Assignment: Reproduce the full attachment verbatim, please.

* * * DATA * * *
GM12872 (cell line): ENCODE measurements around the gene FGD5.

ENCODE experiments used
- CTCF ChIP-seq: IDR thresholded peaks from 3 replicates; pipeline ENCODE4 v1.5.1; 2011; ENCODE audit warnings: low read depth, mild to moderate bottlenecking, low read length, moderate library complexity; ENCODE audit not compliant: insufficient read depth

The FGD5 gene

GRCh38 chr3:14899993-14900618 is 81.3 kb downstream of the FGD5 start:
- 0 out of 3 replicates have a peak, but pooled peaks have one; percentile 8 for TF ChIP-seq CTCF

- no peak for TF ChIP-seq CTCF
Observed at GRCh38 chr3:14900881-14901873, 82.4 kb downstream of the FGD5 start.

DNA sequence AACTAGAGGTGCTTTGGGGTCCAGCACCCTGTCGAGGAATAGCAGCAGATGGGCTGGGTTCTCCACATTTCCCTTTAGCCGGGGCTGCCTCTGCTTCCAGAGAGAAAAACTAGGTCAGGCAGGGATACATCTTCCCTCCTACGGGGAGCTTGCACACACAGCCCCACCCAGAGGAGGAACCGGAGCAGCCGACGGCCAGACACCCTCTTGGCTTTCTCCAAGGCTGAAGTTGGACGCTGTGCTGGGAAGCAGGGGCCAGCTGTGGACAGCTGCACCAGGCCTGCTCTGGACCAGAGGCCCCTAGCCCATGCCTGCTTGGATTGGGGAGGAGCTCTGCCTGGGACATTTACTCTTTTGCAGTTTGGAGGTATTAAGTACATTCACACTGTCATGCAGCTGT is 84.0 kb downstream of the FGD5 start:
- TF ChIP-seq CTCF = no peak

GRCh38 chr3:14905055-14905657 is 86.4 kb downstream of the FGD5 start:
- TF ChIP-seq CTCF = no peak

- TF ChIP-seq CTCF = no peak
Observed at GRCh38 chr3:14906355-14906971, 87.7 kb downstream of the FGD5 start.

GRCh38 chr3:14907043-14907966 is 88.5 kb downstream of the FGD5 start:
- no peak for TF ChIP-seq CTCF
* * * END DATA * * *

GM12872 (cell line): ENCODE measurements around the gene FGD5.

ENCODE experiments used
- CTCF ChIP-seq: IDR thresholded peaks from 3 replicates; pipeline ENCODE4 v1.5.1; 2011; ENCODE audit warnings: low read depth, mild to moderate bottlenecking, low read length, moderate library complexity; ENCODE audit not compliant: insufficient read depth

The FGD5 gene

GRCh38 chr3:14899993-14900618 is 81.3 kb downstream of the FGD5 start:
- 0 out of 3 replicates have a peak, but pooled peaks have one; percentile 8 for TF ChIP-seq CTCF

- no peak for TF ChIP-seq CTCF
Observed at GRCh38 chr3:14900881-14901873, 82.4 kb downstream of the FGD5 start.

DNA sequence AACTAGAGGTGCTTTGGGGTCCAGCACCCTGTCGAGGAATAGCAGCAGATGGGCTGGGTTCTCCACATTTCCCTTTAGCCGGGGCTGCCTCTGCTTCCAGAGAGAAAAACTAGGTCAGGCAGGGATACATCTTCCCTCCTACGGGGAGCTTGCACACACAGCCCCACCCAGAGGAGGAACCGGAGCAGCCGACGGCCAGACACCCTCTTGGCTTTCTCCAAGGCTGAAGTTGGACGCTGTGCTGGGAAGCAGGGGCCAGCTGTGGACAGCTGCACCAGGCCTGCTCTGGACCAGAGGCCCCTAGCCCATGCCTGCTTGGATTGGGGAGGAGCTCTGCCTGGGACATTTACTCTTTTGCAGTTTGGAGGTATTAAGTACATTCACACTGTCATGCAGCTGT is 84.0 kb downstream of the FGD5 start:
- TF ChIP-seq CTCF = no peak

GRCh38 chr3:14905055-14905657 is 86.4 kb downstream of the FGD5 start:
- TF ChIP-seq CTCF = no peak

- TF ChIP-seq CTCF = no peak
Observed at GRCh38 chr3:14906355-14906971, 87.7 kb downstream of the FGD5 start.

GRCh38 chr3:14907043-14907966 is 88.5 kb downstream of the FGD5 start:
- no peak for TF ChIP-seq CTCF